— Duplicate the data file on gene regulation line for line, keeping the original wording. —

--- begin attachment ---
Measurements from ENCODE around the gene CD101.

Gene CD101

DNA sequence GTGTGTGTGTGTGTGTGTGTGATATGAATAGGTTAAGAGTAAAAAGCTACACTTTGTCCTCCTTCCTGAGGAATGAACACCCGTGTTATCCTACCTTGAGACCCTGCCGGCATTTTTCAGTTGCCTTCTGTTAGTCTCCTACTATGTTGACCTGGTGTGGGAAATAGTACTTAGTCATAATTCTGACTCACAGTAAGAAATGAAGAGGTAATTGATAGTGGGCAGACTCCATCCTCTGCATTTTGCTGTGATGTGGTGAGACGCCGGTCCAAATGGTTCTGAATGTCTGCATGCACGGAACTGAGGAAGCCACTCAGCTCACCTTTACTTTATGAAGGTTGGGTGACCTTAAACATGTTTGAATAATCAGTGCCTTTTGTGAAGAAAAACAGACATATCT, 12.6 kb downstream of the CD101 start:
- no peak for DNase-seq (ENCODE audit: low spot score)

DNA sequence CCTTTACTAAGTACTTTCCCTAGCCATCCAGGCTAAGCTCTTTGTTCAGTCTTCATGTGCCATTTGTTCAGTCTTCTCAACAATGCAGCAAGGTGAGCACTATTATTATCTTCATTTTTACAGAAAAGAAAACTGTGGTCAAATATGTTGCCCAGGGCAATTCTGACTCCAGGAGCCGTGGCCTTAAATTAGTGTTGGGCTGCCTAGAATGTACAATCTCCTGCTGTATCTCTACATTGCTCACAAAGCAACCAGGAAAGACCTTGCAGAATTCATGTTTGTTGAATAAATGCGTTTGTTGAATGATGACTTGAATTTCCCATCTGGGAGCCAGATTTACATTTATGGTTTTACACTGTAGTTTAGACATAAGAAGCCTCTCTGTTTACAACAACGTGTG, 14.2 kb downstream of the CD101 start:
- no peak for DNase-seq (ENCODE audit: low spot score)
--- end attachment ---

Measurements from ENCODE around the gene CD101.

Gene CD101

DNA sequence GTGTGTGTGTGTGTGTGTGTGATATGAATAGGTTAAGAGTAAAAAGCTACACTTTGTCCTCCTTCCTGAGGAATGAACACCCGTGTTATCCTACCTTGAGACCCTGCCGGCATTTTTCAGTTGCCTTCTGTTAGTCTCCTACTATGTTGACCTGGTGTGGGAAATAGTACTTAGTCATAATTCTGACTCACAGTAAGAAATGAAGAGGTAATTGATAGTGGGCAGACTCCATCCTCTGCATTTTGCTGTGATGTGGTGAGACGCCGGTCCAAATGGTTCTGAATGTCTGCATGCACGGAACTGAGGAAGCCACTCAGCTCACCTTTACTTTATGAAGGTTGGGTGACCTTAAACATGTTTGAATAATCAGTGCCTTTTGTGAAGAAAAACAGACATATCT, 12.6 kb downstream of the CD101 start:
- no peak for DNase-seq (ENCODE audit: low spot score)

DNA sequence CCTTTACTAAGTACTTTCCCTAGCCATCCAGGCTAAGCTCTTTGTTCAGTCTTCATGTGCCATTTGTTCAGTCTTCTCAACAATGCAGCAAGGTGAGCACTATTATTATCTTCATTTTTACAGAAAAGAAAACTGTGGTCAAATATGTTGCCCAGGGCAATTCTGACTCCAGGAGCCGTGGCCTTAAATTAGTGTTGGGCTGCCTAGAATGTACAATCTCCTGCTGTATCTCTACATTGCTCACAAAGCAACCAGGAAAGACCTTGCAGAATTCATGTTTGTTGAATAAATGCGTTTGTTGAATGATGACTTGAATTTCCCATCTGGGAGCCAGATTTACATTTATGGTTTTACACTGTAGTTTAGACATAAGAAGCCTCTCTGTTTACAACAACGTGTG, 14.2 kb downstream of the CD101 start:
- no peak for DNase-seq (ENCODE audit: low spot score)